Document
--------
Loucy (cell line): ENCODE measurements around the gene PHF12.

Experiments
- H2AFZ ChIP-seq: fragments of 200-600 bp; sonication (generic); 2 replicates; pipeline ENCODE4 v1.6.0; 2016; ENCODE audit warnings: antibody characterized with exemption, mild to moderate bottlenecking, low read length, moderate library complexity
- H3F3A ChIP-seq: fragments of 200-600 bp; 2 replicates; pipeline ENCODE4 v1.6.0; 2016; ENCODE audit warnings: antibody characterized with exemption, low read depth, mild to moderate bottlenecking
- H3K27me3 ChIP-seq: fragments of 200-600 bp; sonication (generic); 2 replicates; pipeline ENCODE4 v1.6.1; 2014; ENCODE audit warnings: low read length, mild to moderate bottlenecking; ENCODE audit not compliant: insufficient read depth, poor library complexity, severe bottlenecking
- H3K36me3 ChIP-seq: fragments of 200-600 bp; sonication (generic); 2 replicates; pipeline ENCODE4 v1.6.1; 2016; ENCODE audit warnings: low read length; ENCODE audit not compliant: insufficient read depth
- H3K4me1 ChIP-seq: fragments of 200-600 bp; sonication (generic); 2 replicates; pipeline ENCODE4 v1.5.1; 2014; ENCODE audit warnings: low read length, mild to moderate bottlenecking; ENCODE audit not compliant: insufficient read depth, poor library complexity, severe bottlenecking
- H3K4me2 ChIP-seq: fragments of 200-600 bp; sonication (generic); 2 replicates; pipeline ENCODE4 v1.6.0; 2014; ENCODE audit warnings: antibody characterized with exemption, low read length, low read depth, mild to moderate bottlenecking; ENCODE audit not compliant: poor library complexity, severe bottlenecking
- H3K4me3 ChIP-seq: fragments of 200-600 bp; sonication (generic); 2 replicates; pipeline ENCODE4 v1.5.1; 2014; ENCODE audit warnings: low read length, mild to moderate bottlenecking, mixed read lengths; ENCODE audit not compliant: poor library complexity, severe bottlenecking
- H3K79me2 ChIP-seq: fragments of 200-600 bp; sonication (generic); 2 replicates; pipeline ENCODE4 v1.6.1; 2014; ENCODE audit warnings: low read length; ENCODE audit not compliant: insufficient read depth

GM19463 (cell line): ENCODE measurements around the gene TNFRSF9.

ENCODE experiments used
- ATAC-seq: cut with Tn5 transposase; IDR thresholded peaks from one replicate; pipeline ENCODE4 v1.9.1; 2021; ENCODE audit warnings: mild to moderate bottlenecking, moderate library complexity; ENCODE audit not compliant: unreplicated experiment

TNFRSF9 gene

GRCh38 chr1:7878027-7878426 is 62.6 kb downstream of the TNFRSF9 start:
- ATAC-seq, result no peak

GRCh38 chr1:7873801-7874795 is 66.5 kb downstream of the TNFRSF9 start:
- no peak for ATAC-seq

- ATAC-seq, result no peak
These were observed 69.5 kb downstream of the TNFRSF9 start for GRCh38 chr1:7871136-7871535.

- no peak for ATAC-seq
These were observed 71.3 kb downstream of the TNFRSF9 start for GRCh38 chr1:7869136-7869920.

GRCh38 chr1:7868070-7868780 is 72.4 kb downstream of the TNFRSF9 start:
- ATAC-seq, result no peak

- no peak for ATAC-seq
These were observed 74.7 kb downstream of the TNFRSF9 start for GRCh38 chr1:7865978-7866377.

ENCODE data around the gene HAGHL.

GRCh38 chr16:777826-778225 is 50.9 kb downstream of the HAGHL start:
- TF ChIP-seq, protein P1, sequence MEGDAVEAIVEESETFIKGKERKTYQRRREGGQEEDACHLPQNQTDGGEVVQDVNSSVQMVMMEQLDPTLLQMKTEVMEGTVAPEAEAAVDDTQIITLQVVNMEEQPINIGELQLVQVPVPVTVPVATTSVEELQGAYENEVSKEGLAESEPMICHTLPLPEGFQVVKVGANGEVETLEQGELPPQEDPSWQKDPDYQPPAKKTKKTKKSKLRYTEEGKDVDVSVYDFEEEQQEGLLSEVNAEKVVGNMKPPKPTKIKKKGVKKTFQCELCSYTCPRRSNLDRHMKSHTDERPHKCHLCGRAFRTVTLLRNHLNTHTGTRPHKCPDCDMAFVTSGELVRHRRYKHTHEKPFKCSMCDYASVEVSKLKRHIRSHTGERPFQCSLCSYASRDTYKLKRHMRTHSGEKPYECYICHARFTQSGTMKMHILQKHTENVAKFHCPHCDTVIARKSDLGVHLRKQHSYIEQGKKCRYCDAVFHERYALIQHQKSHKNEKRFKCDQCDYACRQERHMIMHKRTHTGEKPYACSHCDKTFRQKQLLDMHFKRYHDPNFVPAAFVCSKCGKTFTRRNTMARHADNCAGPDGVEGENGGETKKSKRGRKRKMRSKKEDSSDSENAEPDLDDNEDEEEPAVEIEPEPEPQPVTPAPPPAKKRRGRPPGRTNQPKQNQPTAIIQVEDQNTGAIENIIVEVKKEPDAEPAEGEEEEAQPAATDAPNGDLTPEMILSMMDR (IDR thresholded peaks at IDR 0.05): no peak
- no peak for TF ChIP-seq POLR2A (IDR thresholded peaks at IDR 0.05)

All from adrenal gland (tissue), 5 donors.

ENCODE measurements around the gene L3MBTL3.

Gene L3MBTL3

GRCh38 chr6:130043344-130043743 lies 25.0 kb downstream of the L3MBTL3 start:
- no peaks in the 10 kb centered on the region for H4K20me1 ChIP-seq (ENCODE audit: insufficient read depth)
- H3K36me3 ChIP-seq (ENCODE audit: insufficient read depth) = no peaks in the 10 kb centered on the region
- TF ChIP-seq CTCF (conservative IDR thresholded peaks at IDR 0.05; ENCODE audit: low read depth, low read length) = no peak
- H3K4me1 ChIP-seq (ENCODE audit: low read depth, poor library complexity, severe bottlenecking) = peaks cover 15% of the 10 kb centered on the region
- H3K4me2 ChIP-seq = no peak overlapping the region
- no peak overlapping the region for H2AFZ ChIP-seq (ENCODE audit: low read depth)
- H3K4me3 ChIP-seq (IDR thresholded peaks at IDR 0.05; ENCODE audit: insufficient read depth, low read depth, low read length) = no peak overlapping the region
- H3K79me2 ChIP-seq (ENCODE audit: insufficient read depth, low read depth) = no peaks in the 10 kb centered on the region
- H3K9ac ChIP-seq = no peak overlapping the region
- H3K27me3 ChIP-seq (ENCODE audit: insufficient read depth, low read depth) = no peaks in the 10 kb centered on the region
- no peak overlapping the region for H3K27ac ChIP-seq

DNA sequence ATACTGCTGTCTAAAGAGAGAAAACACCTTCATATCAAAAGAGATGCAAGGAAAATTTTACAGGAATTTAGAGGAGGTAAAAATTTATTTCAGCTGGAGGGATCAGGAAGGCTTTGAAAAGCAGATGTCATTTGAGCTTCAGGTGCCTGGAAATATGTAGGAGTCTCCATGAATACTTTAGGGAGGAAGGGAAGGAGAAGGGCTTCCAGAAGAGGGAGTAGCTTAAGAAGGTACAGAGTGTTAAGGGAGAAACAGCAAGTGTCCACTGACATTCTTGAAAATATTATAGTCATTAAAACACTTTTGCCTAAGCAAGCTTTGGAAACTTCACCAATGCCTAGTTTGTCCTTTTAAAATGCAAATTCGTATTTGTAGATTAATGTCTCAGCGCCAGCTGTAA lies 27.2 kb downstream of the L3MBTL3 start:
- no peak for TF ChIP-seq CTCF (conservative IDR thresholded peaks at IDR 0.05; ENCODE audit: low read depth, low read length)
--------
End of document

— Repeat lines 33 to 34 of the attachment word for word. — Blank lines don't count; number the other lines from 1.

Gene L3MBTL3

GRCh38 chr6:130043344-130043743 lies 25.0 kb downstream of the L3MBTL3 start: